Whitbeck v. Mercantile Nat'l Bank of Cleveland
127 U.S. 193 (1888)

Annotate this Case
  • Syllabus  | 
  • Case

U.S. Supreme Court

Whitbeck v. Mercantile Nat'l Bank of Cleveland, 127 U.S. 193 (1888)

Whitbeck v. Mercantile National Bank of Cleveland

No. 970

Argued March 20, 1888

Decided April 23, 1888

127 U.S. 193




The auditor of Cuyahoga County, Ohio, fixed the taxable value of shares in a national bank at 60 percent of their true value in money, in accordance with the practice adopted for the valuation of other moneyed capital of individuals in the courts and state, and transmitted the same to the State Board of Equalization for incorporated banks. That board increased the valuation to 65 percent, and this value, being certified back to the auditor, was placed by him on the tax list without a corresponding change being made in the valuation of other moneyed capital of individuals. Held that this was such a discrimination as is forbidden by § 5219 of the Revised Statutes of the United States.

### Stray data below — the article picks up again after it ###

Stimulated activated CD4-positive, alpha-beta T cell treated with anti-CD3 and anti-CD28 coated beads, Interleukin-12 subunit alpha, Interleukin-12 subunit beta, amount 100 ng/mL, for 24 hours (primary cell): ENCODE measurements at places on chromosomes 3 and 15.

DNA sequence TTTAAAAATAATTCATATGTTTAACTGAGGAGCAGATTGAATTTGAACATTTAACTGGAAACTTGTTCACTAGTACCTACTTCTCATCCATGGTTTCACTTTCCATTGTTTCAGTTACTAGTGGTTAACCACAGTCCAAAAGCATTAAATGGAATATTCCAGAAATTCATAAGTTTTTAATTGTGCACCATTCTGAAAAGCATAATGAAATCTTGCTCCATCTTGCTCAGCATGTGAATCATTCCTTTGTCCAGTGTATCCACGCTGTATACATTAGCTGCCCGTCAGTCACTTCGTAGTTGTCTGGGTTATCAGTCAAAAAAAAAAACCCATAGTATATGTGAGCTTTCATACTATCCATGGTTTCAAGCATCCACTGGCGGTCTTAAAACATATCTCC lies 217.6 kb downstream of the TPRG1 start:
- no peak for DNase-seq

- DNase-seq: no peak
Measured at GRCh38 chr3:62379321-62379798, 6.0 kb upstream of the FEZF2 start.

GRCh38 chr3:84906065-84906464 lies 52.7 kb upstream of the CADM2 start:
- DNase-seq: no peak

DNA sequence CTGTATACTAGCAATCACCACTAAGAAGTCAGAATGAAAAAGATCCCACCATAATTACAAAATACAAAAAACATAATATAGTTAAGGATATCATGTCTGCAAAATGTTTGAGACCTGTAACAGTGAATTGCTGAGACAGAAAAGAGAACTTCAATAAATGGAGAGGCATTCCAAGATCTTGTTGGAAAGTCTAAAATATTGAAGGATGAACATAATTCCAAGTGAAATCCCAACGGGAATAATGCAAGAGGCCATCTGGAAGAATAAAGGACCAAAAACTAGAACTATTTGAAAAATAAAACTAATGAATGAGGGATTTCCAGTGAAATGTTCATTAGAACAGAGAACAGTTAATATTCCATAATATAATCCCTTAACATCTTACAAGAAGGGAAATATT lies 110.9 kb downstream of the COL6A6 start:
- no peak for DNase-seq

The statutes of Ohio regulating assessments for taxation allow an owner of moneyed capital other than shares in a national bank to have a deduction equal to his bona fide indebtedness made from the amount of the assessment of the value of such moneyed capital, but they make no provision for a similar deduction from the assessed value of shares in a national bank, and provide no means by which such a deduction may be obtained.

Disclaimer: Official Supreme Court case law is only found in the print version of the United States Reports. Justia case law is provided for general informational purposes only, and may not reflect current legal developments, verdicts or settlements. We make no warranties or guarantees about the accuracy, completeness, or adequacy of the information contained on this site or information linked to from this site. Please check official sources.